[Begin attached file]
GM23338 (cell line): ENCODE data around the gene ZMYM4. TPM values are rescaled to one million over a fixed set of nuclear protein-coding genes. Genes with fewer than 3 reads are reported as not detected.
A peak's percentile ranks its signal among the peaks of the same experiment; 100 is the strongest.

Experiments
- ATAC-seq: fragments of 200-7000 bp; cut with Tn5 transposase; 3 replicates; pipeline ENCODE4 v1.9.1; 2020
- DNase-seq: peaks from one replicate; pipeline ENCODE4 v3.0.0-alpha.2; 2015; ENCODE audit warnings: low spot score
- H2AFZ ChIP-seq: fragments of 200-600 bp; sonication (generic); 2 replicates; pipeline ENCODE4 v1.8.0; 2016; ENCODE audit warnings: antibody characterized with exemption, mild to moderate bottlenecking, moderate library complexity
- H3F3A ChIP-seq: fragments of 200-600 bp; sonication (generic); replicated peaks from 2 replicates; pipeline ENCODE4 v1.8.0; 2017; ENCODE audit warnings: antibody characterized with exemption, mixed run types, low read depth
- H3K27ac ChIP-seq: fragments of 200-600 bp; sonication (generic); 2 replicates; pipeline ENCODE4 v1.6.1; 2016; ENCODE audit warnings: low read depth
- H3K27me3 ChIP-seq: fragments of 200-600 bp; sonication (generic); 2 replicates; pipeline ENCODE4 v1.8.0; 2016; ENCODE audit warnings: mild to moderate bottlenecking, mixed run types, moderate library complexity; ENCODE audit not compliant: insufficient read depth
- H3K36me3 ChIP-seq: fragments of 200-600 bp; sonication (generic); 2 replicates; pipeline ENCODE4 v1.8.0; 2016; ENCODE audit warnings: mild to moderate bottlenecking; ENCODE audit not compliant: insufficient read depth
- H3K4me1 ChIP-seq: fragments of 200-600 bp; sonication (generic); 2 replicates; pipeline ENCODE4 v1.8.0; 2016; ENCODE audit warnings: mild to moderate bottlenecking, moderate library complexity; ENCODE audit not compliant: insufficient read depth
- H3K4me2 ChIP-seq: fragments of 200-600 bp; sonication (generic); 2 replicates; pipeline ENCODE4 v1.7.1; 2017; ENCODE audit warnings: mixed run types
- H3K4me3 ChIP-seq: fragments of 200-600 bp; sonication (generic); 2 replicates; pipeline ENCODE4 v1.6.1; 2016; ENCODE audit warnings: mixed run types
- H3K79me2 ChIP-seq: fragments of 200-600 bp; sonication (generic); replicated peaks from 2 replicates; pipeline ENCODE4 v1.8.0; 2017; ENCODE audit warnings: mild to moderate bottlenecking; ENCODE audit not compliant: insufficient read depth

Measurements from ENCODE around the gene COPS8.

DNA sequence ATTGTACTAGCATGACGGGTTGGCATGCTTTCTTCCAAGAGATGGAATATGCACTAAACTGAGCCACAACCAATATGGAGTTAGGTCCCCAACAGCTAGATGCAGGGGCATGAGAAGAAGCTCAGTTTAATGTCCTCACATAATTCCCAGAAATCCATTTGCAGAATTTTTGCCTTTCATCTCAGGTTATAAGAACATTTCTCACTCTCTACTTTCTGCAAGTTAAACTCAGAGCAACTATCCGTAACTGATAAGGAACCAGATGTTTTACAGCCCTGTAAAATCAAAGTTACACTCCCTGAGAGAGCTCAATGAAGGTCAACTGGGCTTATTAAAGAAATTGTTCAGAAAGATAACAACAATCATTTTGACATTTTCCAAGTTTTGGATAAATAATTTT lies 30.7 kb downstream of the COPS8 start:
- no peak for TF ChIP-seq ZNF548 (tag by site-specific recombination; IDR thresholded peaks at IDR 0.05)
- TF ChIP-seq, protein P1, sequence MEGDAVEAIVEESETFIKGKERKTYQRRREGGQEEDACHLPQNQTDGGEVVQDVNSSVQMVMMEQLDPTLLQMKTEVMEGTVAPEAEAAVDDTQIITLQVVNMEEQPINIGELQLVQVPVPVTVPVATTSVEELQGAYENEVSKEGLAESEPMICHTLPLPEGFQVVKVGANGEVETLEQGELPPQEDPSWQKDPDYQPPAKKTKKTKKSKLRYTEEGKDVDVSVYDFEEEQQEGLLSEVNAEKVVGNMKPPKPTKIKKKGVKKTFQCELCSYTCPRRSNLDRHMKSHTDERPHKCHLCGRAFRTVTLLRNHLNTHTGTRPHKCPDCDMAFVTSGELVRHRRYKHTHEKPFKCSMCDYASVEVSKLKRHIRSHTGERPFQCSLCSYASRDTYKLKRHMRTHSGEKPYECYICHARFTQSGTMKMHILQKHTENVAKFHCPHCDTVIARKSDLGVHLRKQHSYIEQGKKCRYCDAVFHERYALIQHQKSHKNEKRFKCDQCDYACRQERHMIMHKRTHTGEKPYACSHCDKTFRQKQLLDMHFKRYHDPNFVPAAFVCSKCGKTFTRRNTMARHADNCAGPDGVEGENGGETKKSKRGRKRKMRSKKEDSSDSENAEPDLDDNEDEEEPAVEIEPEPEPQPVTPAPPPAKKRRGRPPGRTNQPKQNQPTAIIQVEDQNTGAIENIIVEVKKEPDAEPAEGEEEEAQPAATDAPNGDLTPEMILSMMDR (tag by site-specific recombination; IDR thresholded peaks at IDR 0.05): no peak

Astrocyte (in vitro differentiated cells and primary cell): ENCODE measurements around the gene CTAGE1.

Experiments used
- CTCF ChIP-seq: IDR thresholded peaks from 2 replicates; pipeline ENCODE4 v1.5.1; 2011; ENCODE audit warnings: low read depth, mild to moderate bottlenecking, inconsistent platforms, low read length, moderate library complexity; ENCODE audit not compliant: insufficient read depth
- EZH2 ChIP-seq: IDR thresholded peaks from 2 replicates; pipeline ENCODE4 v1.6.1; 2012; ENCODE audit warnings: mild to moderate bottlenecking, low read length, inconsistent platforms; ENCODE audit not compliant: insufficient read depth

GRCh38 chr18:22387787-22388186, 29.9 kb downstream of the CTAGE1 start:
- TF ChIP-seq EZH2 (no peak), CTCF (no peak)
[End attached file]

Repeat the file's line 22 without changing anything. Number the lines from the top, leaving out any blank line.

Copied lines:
- EZH2 ChIP-seq: IDR thresholded peaks from 2 replicates; pipeline ENCODE4 v1.6.1; 2012; ENCODE audit warnings: mild to moderate bottlenecking, low read length, inconsistent platforms; ENCODE audit not compliant: insufficient read depth